In the Fly gift-interrupted mating, males often performed long pedipalp insertions (Table 2); these frequencies differed compared to the No-fly gift-interrupted mating as in this group, a greater number of males performed short pedipalp insertions (Table 2; Chi-square: Χ2 = 5.11, p = 0.02). This result becomes non significant when male and female sizes are included in a model (GLM: Χ2group = 2.66, p = 0.10; Χ2 male size = 3.38, p = 0.06; Χ2 female size = 1.78, p = 0.18). In the No-fly gift-interrupted mating group, the number of short insertions ranged between 1–4 (Table 2). In this group, whether the male performed one or more short insertions did not affect the number of sperm in female spermathecae (ANOVA: F3,6 = 1.10, p = 0.41). Females stored more sperm when males performed long insertions (GLM: Χ2group = 0.99, p = 0.31, Χ2type of insertion = 5.66, p = 0.02, Χ2male size = 4.90, p = 0.03, Χ2female size = 0.29, p = 0.59; Fig 4B). Also, sperm stored was positive affected by males´ size and apparently matings with smaller males resulted in less sperm stored than those with bigger males.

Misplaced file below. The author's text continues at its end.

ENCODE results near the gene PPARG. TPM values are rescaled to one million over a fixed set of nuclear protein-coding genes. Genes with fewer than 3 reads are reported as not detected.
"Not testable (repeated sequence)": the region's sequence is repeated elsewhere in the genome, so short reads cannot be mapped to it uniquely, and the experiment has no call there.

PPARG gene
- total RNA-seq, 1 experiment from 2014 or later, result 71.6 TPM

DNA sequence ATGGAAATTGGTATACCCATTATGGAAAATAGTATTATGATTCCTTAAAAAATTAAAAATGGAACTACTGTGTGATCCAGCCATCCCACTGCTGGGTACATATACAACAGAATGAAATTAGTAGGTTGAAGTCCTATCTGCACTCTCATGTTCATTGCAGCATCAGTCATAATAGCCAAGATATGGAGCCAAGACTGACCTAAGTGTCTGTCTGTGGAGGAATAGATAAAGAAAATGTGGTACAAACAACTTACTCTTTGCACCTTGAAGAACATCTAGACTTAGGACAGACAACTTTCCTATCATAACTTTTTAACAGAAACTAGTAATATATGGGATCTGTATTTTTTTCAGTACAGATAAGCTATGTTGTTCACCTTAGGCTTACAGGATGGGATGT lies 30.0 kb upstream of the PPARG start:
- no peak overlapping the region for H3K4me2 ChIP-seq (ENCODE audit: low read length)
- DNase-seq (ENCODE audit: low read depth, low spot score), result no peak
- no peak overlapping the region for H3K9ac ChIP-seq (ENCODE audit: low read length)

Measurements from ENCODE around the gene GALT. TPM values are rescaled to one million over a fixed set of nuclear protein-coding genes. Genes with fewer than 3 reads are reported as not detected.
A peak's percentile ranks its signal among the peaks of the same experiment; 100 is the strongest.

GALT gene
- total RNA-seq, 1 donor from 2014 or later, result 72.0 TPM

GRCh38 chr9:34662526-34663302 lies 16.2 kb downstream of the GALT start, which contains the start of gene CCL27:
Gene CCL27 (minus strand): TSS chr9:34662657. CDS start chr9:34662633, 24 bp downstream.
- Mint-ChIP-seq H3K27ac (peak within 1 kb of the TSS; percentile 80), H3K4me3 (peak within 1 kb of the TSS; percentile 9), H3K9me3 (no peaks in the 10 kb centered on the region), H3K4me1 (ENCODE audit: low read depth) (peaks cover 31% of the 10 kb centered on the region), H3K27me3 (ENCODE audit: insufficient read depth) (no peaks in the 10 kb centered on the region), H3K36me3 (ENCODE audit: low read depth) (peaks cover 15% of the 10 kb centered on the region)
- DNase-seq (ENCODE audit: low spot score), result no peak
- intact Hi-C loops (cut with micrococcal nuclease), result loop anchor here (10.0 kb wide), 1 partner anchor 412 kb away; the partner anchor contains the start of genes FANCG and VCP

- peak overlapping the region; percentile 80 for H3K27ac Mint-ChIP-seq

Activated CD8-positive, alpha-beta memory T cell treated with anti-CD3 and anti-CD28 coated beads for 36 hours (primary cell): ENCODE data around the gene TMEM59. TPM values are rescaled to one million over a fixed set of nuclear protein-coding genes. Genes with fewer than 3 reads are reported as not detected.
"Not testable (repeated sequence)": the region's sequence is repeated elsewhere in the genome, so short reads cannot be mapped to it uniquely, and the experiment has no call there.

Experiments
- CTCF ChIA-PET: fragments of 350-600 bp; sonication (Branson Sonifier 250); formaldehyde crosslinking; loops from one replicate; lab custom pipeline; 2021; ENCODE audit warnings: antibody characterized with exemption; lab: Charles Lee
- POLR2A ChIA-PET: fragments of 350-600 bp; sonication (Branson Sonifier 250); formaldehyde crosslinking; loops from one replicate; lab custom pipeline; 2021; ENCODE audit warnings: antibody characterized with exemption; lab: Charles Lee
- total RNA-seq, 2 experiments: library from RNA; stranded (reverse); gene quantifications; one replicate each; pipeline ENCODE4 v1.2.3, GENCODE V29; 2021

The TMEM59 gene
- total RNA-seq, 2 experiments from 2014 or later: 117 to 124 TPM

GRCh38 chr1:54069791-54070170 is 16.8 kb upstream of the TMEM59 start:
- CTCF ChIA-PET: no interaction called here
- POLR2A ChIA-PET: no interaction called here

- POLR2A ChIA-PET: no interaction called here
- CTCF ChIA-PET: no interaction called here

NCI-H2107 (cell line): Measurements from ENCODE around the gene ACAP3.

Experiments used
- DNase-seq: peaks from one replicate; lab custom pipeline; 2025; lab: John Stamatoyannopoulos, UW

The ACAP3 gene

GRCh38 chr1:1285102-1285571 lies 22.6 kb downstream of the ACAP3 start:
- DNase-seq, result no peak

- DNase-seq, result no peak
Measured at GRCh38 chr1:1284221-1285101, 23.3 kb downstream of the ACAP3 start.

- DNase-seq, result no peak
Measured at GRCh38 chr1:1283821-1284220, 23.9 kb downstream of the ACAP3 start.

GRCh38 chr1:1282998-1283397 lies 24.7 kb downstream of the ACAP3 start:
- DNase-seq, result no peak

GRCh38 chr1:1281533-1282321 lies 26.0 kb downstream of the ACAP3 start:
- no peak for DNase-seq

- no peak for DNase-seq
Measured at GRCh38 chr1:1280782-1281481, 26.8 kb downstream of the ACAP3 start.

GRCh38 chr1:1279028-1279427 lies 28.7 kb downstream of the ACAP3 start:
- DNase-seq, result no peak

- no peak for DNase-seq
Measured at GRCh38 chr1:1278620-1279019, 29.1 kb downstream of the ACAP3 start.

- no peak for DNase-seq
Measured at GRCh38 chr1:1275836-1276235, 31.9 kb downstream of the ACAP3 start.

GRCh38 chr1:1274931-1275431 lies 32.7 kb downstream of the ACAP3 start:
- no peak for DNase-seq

Our results contribute to the discussion on whether females can discriminate or not between both types of gifts. On one hand, females may prefer males with gifts regardless it content because it represents an attractive and reliable signal. However, it can be also possible that they favour the ones offering nutritive gifts, gaining direct as well as indirect benefits. Here, we expose these two possible evolutionary explanations.

Nuptial gift reveals male attractiveness or quality